Macrobenthic community structure and total sediment respiration at cold hydrocarbon seeps in the northern Gulf of Mexico
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Cold seeps are areas of high biomass in the deep-sea, the impacts of these food-rich environments upon the sediment community is unknown in the Gulf of Mexico. The structure and function of benthic communities was investigated at food-rich and food-limited sites on the northern Gulf of Mexico continental slope. Cold seeps were richer in macrofauna densities and total sediment respiration, but were poorer in biomass and taxa diversity than normal slope communities. Decreased diversity is seen at most chemosynthetic communities and suggests a competition for resources. The spatial extent of these results at seeps is unknown and may be a localized, bioenhancement effect caused by seeping fluids.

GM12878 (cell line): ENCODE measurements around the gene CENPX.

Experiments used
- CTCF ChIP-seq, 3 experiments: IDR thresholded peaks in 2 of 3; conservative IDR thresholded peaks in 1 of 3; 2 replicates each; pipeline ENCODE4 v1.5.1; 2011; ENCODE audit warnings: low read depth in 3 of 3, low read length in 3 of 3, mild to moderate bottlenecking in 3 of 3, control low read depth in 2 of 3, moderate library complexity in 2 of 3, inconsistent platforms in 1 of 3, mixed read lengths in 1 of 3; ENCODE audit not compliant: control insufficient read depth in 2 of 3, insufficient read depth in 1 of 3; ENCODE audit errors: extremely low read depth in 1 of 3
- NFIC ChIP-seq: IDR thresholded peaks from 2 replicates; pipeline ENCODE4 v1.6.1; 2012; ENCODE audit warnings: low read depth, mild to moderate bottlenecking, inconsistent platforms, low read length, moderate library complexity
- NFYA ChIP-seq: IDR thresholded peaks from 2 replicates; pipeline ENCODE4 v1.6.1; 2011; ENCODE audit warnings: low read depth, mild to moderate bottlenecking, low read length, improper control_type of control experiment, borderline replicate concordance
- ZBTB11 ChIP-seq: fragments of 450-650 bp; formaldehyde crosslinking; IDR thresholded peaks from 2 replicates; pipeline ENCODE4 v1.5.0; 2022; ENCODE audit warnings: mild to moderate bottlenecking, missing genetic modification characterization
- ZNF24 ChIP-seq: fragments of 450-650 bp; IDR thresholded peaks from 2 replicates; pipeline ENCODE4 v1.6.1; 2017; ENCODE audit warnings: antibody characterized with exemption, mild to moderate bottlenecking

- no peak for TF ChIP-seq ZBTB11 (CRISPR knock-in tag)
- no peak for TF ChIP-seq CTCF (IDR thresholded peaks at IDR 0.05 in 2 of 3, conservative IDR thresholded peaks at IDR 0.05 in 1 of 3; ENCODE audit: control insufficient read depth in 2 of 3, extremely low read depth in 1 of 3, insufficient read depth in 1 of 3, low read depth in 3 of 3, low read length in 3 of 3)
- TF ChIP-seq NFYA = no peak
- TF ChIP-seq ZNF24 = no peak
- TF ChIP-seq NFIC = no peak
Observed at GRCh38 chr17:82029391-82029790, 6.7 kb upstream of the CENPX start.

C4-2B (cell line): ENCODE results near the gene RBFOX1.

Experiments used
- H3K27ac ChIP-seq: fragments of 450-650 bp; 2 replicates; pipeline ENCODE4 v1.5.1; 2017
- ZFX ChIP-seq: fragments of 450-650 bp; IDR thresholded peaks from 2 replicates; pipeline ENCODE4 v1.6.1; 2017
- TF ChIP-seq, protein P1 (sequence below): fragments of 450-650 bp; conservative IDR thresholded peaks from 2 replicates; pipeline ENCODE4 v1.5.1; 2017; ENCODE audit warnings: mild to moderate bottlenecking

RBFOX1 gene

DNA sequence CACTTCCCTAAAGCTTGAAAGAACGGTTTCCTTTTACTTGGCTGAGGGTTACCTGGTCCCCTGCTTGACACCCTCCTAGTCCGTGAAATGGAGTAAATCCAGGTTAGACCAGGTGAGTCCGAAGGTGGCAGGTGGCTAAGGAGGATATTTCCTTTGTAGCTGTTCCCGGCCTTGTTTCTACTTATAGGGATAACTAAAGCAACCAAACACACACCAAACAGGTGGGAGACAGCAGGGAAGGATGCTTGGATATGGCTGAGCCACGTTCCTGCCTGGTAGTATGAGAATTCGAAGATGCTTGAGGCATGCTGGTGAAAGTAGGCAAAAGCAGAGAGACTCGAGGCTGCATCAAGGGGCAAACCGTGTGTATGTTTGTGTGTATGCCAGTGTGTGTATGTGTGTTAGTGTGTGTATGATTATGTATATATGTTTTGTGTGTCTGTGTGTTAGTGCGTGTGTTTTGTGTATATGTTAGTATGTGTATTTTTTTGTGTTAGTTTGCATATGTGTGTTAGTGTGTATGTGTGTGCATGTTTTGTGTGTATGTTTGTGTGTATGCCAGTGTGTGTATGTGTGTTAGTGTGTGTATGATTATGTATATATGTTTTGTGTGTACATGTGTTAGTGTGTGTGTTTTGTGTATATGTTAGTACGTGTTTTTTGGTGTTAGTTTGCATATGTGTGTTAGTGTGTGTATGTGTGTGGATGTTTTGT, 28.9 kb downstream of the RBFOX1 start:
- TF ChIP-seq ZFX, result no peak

Nunnally, Clifton Charles (2003). Macrobenthic community structure and total sediment respiration at cold hydrocarbon seeps in the northern Gulf of Mexico. Master's thesis, Texas A&M University. Texas A&M University. Available electronically from